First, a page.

Note: We completed this way before we knew the gender of our baby, so don’t think that had an effect, or should have an effect on our decision. Also, excuse the laundry and non-vacuumed floors in the photo. This is true life y’all.
So, this may not be your cup of tea-but when we found out we were expecting another, we decided to make the nursery for both of them. Yes, sharing a room. Here’s the thing, our kids only sleep and get dressed or changed in there. They have a play/learning room, a play area downstairs and outside activities. They don’t need much in the actual bedroom quarters.
So, in my true fashion, I stalked Facebook FSOT sites and craigslist for a toddler bed for James. We were blessed because a friend was selling her’s that was put together and was never used!!!! Score!!!!
We put the crib by the window (James needs zero distractions or items to break) and the toddler bed on the opposing wall. We also purchased a changing table (no, we didn’t have one before) that was in excellent used condition, with great storage, and that shares the wall with the crib. We separated the room with the glider I re-did for nursery in 2014. We kept the dressers that were in there (still waiting on my wall mounts, IKEA) just consolidated items for both kids. Above the dresser, will be an accent wall of photos of the kids.
For the closet, we decided to get this organizational system and add another shelf so each kid will have two hanging sections. Viola, $80 and very little time later, we’ve got a nursery for 2.
It’s that time of year! Pumpkins, parties and treats GALORE! For those of you who maybe wanted to make your own costumes, that’s great! You can save money, customize them to your family and improve your crafting skills. However, there is a steep rabbit hole that’s very easy to fall in. I want to help you avoid that.
First, research. You know me, I always start with a recon mission. For example, I knew I would be very pregnant and probably huge so I looked up pregnancy costume ideas. You research what appeals to you and what will fit your family. Maybe your kids are into a certain show or movie and you could start there?
Then, I found it! Eureka! I’m not in love but it works, ya know. Well then, I ran it by the primary stakeholder-the hubs. This is serious. I don’t like irritated character portrayal on Halloween. Everyone must be all-in or a really good sport.
Lastly, and this is very crucial, the feasibility of it all. Are we going to wear these again? How much time will have? Do I really want to be that detailed? How much will this cost? What props will I need? Will I use those again? Seriously people, if you are gonna make a costume, make it worth not buying one. Got it? Ok. Great.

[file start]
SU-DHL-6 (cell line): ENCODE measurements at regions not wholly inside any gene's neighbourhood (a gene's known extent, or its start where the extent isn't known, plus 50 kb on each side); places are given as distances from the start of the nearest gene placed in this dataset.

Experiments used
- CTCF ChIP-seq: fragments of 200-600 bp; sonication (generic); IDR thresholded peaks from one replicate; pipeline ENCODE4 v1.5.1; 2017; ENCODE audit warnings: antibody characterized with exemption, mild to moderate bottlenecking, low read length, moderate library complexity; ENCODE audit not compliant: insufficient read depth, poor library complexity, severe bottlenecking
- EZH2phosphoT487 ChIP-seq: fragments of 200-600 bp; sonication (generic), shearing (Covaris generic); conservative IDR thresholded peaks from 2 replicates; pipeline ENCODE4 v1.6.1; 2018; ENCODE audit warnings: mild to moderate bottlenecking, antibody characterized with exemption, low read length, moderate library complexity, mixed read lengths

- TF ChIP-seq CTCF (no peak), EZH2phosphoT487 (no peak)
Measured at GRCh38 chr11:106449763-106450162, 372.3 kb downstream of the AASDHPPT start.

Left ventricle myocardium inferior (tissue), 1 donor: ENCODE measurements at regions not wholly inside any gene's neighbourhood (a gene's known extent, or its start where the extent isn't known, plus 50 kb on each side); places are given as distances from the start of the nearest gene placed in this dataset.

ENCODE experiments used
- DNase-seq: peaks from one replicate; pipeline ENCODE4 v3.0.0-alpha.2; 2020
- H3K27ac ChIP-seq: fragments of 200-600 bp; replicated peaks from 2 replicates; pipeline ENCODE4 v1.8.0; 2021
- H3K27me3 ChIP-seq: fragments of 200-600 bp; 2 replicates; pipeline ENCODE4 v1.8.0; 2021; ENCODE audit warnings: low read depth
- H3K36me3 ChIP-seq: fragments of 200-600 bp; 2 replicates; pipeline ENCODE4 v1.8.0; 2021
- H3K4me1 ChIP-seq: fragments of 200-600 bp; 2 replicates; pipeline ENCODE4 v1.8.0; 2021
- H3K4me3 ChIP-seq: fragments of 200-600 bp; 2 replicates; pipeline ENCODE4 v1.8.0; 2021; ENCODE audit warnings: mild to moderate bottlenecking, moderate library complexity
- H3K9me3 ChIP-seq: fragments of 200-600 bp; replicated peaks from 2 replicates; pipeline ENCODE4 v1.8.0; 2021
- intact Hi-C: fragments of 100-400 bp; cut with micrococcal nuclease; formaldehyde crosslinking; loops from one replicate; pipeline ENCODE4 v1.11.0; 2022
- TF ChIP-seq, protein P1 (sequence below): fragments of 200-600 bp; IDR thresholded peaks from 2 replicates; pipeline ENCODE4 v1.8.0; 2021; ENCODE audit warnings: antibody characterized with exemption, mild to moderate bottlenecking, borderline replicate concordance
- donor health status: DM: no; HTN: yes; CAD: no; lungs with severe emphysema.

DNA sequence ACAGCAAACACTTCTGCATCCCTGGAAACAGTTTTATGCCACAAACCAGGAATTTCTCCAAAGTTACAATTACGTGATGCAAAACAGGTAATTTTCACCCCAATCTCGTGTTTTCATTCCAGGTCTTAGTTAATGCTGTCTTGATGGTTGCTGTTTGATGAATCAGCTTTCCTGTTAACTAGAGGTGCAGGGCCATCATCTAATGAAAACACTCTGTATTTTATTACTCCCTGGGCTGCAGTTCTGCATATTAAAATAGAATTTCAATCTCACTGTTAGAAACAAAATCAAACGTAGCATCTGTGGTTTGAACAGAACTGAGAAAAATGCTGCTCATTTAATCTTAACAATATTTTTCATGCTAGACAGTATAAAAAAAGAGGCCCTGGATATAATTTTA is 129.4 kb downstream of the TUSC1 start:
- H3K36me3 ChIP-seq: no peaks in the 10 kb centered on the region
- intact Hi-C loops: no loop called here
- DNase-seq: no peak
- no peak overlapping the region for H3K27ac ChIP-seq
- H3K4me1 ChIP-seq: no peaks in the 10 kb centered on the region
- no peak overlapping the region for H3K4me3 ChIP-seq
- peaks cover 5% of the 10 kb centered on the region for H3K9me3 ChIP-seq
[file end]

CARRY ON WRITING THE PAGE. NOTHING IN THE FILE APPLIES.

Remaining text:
For the drama factor, I can’t share the costumes we chose but, it is limited sewing (again I’ll be very pregnant and huge, works well with my big belly, James will be super cute and my husband is excited about it. That’s a WIN-WIN-WIN in my book.
You can win too. Just don’t go down the rabbit hole.
Happy crafting and Happy Halloween!
I’ve always wondered why people said I would be great a mom. To be honest, I still wonder. I don’t think I’m a great mom and I surely don’t refer to myself as such. I know I’m surrounded by great moms and realizing what makes a mom great gave me a little bit more confidence as I am about to expand my brood.
I believe being a great mom is simply having “good-mom” moments. That’s it. A compilation of moments where you did something right or even went above and beyond. That’s it.
As of late, my calling has been to be my child’s advocate. That may sound strange because, in a sense, that’s all of our callings. However, I still had to continue to find someone or somewhere that would help me with my child’s speech delay and hyperactivity.
I knew around 9 months there was a problem and everyone told me not to worry. Everyone. You know how it feels to be so unheard you feel silenced? That’s how I felt. I’m not discrediting the moms or doctors that cut me off or told me “that’s normal”. I believe they honestly thought they were helping. I know it made me feel like I or my child didn’t have a voice.
I kept pressing. I filled out every speech evaluation and got screened wherever we could. Three months later, I had two evaluations and a screening telling me I was right! Vindication! But most importantly, I was able to help my child. Then two months after that, I had six evaluations and two screenings that qualified us for speech and occupational therapy. Finally, someone was listening to me. Finally, someone wanted to help my child too.
So, I say this to say, even when you aren’t heard by others, don’t ignore what your inner-self is saying. It’s tricky, scary, confusing and sometimes heart breaking. It’s hard, but the worst thing that can happen is you find out you did everything in your power for your child to be fine.